Do you have any guest spots or conventions planned? I’m working at The Burton Tattoo Collective in Leicester in a few weeks (20th-22nd June), it’ll be my second guest spot there and I’m really excited. Apart from that I don’t have anything planned but I would really love to do some more travelling soon, around the UK and beyond.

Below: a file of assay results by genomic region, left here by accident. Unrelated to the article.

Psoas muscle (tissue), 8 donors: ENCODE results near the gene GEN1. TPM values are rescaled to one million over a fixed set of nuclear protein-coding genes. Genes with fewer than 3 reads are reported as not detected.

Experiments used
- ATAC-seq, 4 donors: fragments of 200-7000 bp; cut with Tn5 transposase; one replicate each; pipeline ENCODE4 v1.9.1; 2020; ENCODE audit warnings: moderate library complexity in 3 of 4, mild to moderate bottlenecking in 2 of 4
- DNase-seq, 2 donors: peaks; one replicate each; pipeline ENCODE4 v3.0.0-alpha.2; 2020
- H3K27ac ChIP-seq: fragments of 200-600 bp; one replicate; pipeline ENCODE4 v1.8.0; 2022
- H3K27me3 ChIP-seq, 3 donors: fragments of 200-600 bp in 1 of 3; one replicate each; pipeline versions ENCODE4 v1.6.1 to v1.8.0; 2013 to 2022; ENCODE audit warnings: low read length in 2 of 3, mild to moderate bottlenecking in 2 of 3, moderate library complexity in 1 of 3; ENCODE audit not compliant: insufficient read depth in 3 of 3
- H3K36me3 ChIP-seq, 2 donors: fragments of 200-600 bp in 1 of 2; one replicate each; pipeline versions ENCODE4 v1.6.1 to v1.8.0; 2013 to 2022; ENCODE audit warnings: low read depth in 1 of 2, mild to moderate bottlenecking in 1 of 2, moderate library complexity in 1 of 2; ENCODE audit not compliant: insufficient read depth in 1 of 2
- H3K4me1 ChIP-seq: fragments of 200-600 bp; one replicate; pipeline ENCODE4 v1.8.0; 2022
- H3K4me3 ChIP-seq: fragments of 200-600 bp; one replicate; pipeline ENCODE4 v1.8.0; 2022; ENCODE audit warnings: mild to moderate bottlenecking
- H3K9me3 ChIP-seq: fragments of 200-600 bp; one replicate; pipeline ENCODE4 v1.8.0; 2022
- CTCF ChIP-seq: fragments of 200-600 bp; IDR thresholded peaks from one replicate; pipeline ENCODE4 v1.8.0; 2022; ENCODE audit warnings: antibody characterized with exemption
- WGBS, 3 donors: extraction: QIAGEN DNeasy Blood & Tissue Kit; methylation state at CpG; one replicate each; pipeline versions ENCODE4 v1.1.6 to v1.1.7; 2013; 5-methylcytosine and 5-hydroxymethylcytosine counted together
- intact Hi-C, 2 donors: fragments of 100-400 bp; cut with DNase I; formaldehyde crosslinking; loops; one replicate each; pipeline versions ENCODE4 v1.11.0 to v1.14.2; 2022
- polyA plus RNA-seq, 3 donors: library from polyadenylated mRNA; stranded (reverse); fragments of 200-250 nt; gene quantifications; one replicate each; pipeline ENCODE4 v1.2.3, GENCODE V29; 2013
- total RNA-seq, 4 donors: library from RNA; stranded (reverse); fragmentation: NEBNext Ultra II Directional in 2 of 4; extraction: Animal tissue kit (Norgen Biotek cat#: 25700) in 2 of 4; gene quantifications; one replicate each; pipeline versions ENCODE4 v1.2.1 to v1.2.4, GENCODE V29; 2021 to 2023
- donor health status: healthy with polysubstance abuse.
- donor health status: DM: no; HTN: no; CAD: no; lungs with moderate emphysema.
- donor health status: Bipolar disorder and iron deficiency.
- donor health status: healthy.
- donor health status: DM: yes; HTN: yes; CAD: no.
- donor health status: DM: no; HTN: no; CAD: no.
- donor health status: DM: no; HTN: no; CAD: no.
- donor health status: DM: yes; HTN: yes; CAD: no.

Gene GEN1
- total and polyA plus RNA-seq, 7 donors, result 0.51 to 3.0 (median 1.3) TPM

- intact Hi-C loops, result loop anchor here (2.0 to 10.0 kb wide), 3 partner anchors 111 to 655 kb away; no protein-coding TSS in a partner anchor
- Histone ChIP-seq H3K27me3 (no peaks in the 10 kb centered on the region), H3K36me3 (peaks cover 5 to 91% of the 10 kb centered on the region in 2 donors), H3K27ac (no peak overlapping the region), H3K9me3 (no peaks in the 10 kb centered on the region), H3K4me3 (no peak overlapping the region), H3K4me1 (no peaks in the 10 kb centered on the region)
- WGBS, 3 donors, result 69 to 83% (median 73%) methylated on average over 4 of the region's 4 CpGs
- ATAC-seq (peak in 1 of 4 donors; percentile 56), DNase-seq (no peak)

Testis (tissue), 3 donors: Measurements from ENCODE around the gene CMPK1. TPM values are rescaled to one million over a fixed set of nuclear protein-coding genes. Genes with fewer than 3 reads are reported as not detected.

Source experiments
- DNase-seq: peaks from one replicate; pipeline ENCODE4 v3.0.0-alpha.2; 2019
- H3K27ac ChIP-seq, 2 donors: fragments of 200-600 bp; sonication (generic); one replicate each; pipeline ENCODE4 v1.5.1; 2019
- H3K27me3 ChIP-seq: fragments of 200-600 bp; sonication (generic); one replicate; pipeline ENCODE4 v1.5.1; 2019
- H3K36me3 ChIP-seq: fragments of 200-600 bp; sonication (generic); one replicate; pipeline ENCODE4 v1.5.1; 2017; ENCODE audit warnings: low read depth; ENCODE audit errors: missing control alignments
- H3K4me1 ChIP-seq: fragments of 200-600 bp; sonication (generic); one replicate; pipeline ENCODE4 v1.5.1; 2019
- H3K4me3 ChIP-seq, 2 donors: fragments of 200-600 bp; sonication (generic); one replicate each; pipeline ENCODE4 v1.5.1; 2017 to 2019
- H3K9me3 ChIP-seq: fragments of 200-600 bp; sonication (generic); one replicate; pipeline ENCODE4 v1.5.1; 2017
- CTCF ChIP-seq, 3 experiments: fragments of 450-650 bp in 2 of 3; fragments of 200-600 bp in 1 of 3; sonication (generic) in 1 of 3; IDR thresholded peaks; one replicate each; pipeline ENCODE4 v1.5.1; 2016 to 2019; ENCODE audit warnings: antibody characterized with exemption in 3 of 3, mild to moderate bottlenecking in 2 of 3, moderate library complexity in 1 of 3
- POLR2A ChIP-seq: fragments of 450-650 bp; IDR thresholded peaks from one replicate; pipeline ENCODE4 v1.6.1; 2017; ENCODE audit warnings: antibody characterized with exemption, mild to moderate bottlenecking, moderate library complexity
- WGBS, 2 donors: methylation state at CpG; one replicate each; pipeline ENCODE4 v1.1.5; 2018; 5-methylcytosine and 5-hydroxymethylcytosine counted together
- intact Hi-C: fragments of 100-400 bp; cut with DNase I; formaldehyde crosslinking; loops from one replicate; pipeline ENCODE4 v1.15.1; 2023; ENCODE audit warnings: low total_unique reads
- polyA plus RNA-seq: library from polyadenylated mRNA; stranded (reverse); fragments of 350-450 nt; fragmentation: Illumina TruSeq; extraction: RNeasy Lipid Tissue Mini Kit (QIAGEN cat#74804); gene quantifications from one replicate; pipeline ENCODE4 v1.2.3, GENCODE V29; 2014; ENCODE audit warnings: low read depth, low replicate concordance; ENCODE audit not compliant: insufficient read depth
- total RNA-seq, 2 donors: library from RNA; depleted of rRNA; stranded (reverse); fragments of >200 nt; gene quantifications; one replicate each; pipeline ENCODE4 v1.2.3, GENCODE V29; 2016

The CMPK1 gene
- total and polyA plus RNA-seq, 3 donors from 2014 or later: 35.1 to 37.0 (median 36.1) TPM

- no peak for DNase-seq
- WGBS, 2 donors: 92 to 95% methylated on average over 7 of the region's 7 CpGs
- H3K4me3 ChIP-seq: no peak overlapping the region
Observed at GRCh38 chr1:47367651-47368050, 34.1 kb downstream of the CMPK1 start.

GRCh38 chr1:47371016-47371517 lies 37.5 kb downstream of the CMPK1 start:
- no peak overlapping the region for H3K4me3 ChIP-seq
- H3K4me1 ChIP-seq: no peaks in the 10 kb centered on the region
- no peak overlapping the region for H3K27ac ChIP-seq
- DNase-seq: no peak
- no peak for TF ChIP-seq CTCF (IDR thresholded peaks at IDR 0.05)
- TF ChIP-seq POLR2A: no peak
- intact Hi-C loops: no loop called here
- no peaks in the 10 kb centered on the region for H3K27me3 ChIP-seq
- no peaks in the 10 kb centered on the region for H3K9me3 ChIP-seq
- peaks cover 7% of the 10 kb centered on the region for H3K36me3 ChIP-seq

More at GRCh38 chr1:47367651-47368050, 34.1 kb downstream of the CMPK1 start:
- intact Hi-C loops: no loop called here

Can you tell us about your own tattoos? It’s a growing tapestry! I love blackwork, all of my tattoos (bar one) are just in black. I seem to be covered in flowers and birds. I’m quite a collector; there are so many incredible tattooists out there and I’m really greedy and I just want work from them all. That said, there is beauty in finding ‘your tattooist’ and creating ongoing pieces with them. So yeah I’m trying to slow down a bit; my arms are steadily filling up, and I’ve got some questionable pieces on my thighs that I’m in the process of covering, so now I’m just saving myself until I know which direction I want to go in. I’d like to focus on bigger pieces though, and the overall effect they have and the relationship each tattoo has with its neighbour. It’s exciting.